London-based web analytics company Ebiquity (LON:EBQ) today released an updated trading statement which had good news and bad news attached to it. The good news came first: organic revenues are slightly up, and the CMA have cleared the sale of one of its divisions. The bad news was that operating profits this year are expected to be below expectations. Predictably, the markdown in share price was harsh: at the first count, we are down by a third:
It should be noted in the bigger term picture, Ebiquity has been a disappointment for some time. Earnings estimates have declined for the past year, along with the share price. For long-term holders, this has probably represented the ultimate roller-coaster: a typical decline in value from IPO, then up to very high levels of 240p, losing 90% of this value over the next two years. The price has been relatively stable over the past 8 years, showing modest increases, but this year has not been a good one, and the price is back at where it was in 2008. Over this time investors have seen few dividends, and the ones that have come along have been tiny.
Perhaps the story can be understood a bit better with what the company do. Ebiquity offer independent marketing analytics to firms, which encompass things such as optimisation, reputation management, competitor monitoring, research and insights. Even larger firms who have their own analytics departments would also engage firms such as this to gain an independent view free from bias. With business going increasingly online, the prospects look good for companies such as these. Unfortunately for Ebiquity, there are plenty of these types of company around to provide competition.
That said, the market tends to be more bullish regarding these type of companies, often assigning them large price/earnings ratios. Some of the reasons are in the structure, lacking any type of physical asset, these businesses are portable and easy to acquire, and with the language of analytics being roughly uniform across the world, there are worldwide opportunities.
The warning was more or less the same as the one re-iterated in July, that the ongoing sale of their Intelligence division and increased investment in other areas would lead to operating profit being under expectations:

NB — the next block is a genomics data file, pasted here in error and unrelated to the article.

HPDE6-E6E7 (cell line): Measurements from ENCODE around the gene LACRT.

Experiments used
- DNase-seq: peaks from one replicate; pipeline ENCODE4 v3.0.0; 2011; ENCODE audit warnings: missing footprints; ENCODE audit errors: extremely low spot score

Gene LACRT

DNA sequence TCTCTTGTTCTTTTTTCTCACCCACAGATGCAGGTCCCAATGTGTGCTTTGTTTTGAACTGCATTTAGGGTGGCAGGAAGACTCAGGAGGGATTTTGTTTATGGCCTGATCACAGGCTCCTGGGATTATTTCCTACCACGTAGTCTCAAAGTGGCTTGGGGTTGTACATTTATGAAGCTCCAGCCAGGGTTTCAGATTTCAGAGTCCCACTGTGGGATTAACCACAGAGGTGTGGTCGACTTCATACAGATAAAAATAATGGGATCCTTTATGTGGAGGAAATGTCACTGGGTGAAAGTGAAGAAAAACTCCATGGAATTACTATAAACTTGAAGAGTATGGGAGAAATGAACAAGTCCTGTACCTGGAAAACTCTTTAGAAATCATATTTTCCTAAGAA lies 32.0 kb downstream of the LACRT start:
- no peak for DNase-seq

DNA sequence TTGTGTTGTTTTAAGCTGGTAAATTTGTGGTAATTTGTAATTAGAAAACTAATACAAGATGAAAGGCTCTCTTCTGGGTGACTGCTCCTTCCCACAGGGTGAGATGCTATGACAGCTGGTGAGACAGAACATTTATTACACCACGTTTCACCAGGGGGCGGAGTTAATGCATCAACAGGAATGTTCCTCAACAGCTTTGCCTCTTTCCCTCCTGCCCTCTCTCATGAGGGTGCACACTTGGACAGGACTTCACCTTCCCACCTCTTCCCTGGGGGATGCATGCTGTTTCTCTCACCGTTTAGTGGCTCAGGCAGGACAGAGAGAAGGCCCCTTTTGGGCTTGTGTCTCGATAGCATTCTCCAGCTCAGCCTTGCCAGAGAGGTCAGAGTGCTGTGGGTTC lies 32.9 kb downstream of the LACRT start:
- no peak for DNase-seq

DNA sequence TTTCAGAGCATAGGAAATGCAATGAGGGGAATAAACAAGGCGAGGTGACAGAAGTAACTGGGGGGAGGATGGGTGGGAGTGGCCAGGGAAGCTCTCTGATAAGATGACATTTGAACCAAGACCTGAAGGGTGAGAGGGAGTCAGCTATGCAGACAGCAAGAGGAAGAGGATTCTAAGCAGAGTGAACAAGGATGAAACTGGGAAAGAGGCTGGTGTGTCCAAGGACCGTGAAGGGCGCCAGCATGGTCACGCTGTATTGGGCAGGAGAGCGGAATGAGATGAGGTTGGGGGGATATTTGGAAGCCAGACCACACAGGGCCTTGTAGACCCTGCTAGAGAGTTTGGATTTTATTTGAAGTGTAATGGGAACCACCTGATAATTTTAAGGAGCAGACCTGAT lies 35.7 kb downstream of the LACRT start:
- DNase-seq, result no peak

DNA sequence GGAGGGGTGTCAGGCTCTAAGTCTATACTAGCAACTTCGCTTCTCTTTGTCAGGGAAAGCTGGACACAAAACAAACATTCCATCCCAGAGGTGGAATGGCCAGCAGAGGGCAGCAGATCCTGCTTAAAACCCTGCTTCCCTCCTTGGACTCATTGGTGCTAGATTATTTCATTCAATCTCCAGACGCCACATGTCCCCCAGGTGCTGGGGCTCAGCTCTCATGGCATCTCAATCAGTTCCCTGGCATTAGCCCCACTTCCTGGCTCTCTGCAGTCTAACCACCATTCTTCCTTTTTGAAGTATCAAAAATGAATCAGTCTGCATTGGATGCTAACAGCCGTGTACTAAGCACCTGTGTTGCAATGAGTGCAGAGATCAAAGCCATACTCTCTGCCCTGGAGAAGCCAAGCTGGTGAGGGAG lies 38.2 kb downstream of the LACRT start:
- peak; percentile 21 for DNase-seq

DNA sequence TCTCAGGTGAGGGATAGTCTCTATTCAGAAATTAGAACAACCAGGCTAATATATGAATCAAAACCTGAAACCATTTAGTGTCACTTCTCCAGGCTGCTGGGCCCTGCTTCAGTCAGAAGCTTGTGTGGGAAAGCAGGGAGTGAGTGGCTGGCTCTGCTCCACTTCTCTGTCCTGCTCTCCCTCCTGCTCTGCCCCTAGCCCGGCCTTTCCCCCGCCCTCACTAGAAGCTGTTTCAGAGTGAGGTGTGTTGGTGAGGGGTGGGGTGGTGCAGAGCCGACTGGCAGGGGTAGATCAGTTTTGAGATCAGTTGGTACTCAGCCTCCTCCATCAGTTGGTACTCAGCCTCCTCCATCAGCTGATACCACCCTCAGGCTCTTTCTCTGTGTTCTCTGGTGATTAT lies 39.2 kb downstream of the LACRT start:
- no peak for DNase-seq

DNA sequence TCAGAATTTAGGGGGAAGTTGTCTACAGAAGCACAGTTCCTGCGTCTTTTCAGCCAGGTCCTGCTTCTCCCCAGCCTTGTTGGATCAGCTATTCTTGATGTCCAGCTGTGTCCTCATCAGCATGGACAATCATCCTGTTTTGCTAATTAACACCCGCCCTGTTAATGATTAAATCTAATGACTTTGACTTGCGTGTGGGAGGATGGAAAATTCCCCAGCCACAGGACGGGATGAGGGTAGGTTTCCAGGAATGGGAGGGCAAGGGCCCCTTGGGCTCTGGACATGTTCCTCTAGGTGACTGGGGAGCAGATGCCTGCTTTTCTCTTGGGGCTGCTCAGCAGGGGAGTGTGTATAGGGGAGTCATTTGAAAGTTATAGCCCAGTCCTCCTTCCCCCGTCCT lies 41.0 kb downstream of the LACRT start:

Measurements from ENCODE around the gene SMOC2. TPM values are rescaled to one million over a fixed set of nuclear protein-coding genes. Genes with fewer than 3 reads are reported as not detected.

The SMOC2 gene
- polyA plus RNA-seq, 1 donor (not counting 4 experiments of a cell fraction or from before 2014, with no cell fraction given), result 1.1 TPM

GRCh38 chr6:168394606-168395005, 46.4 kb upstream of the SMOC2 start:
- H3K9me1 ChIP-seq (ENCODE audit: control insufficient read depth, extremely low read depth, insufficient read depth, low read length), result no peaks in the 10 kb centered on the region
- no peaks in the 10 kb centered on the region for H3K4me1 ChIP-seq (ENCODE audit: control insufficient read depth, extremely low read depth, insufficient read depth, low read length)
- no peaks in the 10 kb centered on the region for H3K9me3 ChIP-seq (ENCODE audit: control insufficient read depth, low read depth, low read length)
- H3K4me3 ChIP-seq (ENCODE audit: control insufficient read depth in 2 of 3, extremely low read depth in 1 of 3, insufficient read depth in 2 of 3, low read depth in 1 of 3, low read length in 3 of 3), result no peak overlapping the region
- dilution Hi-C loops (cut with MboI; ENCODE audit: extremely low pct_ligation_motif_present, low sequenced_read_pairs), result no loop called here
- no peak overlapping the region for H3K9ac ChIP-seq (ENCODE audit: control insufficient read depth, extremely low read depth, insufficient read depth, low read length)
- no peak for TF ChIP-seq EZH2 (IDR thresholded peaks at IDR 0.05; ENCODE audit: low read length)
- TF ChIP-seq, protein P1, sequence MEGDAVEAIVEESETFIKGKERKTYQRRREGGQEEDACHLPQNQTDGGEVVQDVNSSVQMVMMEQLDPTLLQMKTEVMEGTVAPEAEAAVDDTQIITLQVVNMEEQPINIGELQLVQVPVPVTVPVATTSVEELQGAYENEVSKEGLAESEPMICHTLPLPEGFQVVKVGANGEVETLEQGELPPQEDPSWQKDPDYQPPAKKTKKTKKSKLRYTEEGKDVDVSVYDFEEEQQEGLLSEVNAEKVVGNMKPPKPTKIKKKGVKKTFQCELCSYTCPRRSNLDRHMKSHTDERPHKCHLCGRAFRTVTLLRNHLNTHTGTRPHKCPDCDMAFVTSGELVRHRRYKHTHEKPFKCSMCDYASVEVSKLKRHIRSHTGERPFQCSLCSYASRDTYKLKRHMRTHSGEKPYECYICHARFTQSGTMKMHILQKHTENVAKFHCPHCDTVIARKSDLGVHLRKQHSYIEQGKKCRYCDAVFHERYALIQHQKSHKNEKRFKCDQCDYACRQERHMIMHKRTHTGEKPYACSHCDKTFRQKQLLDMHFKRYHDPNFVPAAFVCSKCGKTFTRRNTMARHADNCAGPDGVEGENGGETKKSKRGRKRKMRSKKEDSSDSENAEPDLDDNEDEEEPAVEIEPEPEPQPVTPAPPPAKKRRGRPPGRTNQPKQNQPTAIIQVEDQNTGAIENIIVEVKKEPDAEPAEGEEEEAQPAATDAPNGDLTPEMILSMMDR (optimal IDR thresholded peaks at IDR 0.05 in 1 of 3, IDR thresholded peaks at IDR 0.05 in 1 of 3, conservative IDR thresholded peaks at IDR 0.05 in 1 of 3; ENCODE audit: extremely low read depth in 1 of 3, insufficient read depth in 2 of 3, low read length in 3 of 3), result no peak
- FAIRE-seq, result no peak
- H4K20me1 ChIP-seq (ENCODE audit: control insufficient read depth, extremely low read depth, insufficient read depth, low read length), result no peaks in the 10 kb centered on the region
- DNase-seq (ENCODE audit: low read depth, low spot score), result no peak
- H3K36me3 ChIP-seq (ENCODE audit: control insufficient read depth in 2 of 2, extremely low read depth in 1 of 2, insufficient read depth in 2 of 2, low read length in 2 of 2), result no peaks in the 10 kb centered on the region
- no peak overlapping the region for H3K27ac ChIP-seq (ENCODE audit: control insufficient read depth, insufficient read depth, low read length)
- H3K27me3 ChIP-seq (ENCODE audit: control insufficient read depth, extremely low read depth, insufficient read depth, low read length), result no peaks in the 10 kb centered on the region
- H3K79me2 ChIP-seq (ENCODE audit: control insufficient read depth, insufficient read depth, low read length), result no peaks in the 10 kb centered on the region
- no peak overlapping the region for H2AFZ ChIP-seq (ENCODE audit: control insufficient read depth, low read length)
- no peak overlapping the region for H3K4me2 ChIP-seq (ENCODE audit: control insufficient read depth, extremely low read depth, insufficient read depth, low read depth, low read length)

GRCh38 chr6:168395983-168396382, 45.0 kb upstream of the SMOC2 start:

Despite the revenue delays in Germany and challenges in the US Digital Analytics practice, the Media, Analytics and Tech practices (being the retained business following the disposal of the Advertising Intelligence business) continue to make strong progress in most territories, with overall revenue growth in line with expectations at circa 8% with particularly encouraging performances in the UK & Ireland and French markets. Encouraging new business wins in H2 include a global multi-year assignment across VW Group and the appointment as a global analytics partner to Nestle. Overall however, at an operating profit level, continued investment in these practices will mean profits are anticipated being below expectations.
The revenue delays in Germany relate to another part of the business being shut.
These expectations are not quantified, but the most recent estimates were for EPS to be 8.14p.
Given the share price collapse, it could be expected to find a business in disarray, but that is not necessarily the case here. Ebiquity has been consistently profitable over the years, although it could be said that whilst revenues have shown a steady increase, profits have not. This may be due to the nature of the business: values for contracts may vary considerably depending on the work required and competitive pressures.
Debt is the obvious worry. At a market cap of around £35m at these reduced share prices, the net debt is approaching almost 100% of this. That will be mitigated by the sale of the Intelligence Division, which should realise £26m. There was little room in the revolving credit facility (£32m drawn from £35m), and whilst the covenants are not stipulated, it seems that this sale would have come just in time.
This sale is not peripheral to the company though: the division is one of the largest, and drives almost one quarter of underlying profit.
One of the biggest downsides is the balance sheet, which is heavy with intangibles and goodwill: unsurprising seeing that development costs are capitalised in this way. With net debt due to be largely wiped out this should prove to be less of a problem. There appears to be little immediate danger to the business.
The company seems to have had a rough few years of it. However, the sale of the Intelligence division seems to be the ultimate turning point for it, for after the consideration is received in the accounts, it will not be able to be used as any type of excuse for further trading updates.
Whether that turning point is up or down is a little more difficult to read. The business operates in a good sector, which is seeing plenty of change. That, allied to the growth prospects are good things. But some of the bad things are more concrete: there are several competitors around, and there appears to be quite a lot of setup costs involved in boarding new clients. It also is quite difficult to gain real visibility outside the lumpy contracts; if there is to be any competitive advantage gained in this sector, it may be more to do with human inputs: for example, who builds the programs to analyse the data, who processes it, and who presents it. These assets could potentially leave the company for someone else.
Consolidation might be an aspect to consider: expansion might be easier by simply acquiring other companies in the territories needed. And Ebiquity could be a target themselves: at this type of price one might wonder if there are any synergies to be had for Sir Martin Sorrell’s S4 Capital.
With these uncertainties, it will be filed as too complicated to read, and a 3/5 rating.